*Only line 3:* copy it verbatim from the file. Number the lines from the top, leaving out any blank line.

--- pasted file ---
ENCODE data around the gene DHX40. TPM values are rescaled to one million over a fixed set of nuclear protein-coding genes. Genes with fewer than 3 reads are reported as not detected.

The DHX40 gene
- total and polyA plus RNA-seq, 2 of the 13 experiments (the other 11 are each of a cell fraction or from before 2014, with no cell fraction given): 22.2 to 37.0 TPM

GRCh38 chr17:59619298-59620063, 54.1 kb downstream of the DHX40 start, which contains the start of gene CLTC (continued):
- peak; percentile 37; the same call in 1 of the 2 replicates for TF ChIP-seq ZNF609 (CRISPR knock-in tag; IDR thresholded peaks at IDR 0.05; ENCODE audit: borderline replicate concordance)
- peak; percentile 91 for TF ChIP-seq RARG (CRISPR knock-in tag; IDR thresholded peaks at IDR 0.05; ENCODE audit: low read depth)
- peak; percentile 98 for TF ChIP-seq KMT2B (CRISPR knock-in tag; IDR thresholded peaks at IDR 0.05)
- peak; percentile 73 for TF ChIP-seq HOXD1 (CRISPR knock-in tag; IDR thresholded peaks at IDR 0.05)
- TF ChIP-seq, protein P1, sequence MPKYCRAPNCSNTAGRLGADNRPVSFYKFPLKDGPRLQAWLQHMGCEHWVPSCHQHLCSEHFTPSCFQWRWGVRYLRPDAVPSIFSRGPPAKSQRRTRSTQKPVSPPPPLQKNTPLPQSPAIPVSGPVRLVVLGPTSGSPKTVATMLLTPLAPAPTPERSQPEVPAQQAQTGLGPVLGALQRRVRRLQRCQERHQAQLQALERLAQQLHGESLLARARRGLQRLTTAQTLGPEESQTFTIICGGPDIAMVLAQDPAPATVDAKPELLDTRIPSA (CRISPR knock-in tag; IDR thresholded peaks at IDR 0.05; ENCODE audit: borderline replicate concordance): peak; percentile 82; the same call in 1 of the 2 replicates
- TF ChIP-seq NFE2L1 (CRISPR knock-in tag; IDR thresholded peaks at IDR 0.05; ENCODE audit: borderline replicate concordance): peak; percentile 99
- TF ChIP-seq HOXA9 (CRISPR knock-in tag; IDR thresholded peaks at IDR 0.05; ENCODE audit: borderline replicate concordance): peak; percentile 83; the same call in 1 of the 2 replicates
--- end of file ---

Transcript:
- total and polyA plus RNA-seq, 2 of the 13 experiments (the other 11 are each of a cell fraction or from before 2014, with no cell fraction given): 22.2 to 37.0 TPM